It’s the 26th of March, 2005. There are all these people at my house, and there’s a feeling of thrill. We’re al settling down to watch the first episode of some new TV show. Except it’s not a new TV show, it’s a really old TV show that even my dad remembers, and he’s a hundred or something, so it must be really really old. I don’t know what I’m expecting, really, but there’s a blue countdown clock in the corner so I’m excited. Everyone’s talking, and I shush them. It’s starting.
Forty-five minutes later, I’m in love.
Today, Doctor Who celebrates its forty-ninth anniversary. For that reason, I wanted to share some thoughts about it.
Doctor Who started on the 23rd of November 1963, and ran until 1989, when it was cancelled by the BBC. However, the fan base of the show kept it alive through audio plays, fan films, comics, and all kinds of creative outlets, and in 2005 one of those fans who had started working in TV decided to bring it back. By the end of its original run it had become a kind of joke at the BBC, full of clichéd exchanges, wobbly sets and not many viewers. When Russell T Davies brought it back, though, it was completely revitalised. Suddenly it was something totally new, but with a huge respect to what came before. It attracted old and new fans alike, and is still a flagship program of the BBC seven years on. The Daleks, the TARDIS…they’re all part of the basic culture of Britain now.
Personally, it’s no exaggeration to say that the last seven years have been the most formative of my life, and it’s been a part of that life in a big way. I have so many memories based around it; that first episode, the initial doubt over that new guy who wasn’t the Doctor, the point where I stopped watching as a fan and started as a fan, my first taste of “Classic” Who, the new new Doctor, Christmas, the longest week ever between The Stolen Earth and Journey’s End, my first issue of Doctor Who magazine, reading the books, collecting the trading cards…I could go on, but I think you probably get the idea. To say I’m obsessed with this show is perhaps an understatement.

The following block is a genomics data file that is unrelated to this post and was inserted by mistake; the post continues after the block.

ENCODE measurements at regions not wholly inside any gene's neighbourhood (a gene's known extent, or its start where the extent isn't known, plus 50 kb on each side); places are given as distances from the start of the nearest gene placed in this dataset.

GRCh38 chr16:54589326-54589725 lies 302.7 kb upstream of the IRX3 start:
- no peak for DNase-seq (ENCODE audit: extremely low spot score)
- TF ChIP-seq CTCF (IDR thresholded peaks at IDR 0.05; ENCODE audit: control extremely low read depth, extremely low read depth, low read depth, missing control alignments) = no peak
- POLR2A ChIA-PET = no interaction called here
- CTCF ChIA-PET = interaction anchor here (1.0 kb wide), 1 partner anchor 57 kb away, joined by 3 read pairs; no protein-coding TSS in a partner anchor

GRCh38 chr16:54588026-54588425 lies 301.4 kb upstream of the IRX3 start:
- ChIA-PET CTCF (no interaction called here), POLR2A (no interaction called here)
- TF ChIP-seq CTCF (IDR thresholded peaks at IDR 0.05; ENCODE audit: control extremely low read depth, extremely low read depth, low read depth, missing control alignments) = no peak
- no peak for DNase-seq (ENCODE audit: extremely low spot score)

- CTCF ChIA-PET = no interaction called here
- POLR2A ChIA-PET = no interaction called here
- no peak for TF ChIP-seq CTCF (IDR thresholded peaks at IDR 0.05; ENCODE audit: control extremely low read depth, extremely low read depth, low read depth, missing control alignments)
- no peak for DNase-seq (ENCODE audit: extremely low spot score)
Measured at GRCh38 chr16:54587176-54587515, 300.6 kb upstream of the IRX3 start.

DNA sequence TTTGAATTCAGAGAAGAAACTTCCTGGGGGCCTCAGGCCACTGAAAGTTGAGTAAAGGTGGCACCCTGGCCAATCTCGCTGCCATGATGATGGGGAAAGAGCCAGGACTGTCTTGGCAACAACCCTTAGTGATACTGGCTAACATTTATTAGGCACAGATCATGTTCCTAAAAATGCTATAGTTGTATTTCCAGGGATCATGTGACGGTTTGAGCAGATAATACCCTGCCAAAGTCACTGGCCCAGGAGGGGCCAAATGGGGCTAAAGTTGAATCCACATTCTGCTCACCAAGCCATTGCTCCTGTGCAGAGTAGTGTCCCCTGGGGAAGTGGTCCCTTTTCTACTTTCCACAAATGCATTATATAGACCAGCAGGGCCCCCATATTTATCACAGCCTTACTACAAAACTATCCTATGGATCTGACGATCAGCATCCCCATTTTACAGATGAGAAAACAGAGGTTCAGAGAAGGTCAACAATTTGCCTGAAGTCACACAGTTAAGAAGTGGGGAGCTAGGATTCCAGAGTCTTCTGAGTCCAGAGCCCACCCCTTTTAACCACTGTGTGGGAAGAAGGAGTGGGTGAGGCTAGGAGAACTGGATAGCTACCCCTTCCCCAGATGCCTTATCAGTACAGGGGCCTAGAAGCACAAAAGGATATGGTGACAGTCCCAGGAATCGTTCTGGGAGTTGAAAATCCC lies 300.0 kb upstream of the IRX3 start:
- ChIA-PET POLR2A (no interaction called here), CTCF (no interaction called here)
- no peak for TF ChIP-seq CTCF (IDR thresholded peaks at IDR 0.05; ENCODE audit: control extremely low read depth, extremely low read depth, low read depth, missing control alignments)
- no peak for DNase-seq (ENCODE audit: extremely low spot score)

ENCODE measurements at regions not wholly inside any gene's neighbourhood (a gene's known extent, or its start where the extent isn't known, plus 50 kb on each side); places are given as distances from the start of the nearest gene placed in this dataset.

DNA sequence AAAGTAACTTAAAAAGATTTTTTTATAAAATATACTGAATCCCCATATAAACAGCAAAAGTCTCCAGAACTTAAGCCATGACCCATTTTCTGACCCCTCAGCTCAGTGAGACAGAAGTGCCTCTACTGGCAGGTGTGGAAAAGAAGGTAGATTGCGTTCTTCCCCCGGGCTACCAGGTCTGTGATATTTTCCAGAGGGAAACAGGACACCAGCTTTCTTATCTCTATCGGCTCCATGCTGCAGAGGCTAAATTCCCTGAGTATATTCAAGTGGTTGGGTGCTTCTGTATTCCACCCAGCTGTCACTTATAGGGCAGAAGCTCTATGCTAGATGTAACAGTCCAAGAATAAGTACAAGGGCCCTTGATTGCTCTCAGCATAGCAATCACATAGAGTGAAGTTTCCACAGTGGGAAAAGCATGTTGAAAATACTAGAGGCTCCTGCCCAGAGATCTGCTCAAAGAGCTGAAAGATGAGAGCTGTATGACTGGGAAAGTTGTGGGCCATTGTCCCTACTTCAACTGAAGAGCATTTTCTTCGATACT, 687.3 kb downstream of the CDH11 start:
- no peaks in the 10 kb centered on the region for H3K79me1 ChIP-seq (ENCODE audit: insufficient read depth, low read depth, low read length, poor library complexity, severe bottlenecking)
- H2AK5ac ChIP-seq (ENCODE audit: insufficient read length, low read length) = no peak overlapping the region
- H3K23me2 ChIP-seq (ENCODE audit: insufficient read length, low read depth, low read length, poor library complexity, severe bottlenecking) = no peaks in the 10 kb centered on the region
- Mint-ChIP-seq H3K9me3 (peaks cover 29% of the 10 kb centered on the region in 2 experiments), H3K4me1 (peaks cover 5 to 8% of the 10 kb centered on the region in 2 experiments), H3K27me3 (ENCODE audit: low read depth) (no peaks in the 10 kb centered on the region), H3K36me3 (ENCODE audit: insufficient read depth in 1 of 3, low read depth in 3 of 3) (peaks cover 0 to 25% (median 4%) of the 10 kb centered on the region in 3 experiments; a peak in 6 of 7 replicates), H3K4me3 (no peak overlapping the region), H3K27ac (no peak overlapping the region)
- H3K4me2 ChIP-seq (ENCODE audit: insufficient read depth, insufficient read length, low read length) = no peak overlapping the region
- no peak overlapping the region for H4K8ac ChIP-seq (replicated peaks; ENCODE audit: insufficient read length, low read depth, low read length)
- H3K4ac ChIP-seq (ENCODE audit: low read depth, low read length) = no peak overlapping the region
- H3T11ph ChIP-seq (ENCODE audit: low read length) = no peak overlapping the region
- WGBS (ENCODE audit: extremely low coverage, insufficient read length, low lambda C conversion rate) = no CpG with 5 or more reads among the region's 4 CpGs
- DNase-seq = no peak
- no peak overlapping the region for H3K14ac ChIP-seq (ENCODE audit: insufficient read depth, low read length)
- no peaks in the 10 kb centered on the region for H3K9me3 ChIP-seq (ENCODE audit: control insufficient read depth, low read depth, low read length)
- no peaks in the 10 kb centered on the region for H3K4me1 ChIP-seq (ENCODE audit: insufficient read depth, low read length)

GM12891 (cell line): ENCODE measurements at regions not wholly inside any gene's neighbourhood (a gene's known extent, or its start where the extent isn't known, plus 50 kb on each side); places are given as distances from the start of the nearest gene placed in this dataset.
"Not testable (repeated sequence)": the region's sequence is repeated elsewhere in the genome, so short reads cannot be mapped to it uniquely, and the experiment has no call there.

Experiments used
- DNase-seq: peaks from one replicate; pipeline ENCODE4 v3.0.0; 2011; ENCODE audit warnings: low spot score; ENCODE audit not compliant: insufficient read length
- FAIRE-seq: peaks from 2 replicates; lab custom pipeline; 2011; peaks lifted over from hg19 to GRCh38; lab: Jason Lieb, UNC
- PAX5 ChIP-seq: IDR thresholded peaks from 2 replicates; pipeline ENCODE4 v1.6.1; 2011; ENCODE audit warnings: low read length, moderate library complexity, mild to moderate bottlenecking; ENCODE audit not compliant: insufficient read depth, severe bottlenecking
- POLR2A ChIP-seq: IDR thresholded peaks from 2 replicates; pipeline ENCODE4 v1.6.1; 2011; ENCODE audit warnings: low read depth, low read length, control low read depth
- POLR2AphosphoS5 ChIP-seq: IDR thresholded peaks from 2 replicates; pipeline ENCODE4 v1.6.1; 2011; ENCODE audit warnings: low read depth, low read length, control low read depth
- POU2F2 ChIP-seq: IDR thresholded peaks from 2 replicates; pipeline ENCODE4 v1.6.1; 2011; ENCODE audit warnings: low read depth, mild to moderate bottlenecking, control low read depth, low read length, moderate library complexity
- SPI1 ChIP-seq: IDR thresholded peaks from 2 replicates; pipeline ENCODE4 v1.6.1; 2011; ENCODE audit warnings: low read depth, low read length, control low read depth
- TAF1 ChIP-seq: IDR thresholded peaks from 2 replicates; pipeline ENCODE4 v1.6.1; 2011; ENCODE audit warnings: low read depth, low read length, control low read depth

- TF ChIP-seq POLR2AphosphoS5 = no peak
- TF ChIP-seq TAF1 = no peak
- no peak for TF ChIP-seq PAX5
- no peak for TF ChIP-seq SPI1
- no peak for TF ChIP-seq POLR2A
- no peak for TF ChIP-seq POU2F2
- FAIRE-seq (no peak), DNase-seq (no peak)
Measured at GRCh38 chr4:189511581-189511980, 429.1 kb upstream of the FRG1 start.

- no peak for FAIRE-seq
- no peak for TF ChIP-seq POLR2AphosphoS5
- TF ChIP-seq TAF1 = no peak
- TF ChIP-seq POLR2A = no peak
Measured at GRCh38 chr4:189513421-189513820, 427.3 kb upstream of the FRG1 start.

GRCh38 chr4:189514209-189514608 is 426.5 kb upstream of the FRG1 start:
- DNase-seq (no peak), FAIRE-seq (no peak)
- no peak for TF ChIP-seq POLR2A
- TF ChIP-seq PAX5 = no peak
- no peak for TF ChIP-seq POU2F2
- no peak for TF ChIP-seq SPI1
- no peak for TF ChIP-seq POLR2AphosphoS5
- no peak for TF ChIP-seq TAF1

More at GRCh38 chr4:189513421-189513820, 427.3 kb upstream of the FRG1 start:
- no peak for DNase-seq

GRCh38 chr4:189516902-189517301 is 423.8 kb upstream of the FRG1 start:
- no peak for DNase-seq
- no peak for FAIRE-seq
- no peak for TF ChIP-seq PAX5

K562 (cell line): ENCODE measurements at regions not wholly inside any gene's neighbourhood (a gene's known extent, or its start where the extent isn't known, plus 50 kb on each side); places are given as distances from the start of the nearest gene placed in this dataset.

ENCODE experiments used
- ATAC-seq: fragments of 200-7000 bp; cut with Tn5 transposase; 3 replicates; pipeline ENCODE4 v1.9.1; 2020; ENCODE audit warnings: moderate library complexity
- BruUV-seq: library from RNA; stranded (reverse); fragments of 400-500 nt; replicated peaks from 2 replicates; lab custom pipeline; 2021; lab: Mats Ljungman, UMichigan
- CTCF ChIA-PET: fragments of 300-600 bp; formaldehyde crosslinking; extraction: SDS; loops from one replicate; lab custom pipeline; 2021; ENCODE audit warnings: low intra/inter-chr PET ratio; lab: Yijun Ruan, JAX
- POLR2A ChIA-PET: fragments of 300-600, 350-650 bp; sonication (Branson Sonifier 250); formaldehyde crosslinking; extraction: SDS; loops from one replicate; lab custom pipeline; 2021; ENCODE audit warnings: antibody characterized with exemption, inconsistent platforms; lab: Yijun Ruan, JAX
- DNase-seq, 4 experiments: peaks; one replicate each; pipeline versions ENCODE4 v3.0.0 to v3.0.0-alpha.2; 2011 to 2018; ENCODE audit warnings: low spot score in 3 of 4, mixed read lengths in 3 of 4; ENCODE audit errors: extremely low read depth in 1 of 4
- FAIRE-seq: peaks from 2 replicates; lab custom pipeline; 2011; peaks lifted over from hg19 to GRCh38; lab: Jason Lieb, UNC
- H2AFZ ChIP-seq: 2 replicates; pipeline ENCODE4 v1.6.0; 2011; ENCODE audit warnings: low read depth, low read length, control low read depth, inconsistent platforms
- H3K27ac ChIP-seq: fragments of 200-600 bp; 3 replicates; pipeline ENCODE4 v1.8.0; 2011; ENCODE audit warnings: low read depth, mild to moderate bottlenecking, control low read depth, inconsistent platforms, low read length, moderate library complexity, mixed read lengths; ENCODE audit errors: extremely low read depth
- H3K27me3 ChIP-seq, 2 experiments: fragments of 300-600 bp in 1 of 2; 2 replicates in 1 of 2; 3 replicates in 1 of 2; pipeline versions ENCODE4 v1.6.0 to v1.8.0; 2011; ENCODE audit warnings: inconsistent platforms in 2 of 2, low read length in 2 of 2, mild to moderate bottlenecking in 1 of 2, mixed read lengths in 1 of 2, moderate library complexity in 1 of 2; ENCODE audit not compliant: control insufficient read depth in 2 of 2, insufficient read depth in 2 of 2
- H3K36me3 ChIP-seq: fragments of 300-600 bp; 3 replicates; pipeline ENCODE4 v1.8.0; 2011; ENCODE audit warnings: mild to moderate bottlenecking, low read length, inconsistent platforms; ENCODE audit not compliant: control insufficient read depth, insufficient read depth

However, the show is still not without criticism. In a perceived hangover from the 1980s, some people still denounce the show as silly stuff for kids, and I’m often asked why I like the show so much. It is a difficult question to answer; not because I don’t have an answer, but because it’s so difficult to pinpoint it as one thing. But I think if I had to choice something, it would all come down to this: the fans.
Next year this show will be fifty years old. That is a huge legacy for a show to have, and it means the influence it’s had on me is felt across the world, by generations of people. Because of that, the fans of this show are like no other; they engage with it in what was originally a totally unheard of way. When the show took its hiatus (to put it nicely), they were the reason nobody forgot about it. They wrote fan productions and stories and books and audio plays and in many ways became the life force of the show itself. If you’re part of a “fandom”, be it on Tumblr or whatever, you owe it all to Doctor Who. Fans of the BBC show Sherlock likes to call themselves part of the “oldest fandom in the world”, seeing as it’s an adaptation of Conan Doyle’s Sherlock Holmes stories from as early as 1887. But I don’t consider that a valid view; Doctor Who started that whole idea off.
And the fans are duly rewarded; those that wrote unofficial novels in the 90s became the ones running the show now. It makes you think…maybe the fans now, with their fanfiction and their .gifs, will be running the show in the next fifty years. And that’s not a flippant comment; I think it’s truly possible that this show could live to be a hundred. And I’ll be with it all the way, because it’s indestructible. When a show has such infinite boundaries like this, nobody will ever be able to stop it. The love I show it, and the love that so many others show it, has made it part of history now, and it will be forever. Series 80, the Twentieth Doctor, 2063…
It’s gonna be so good.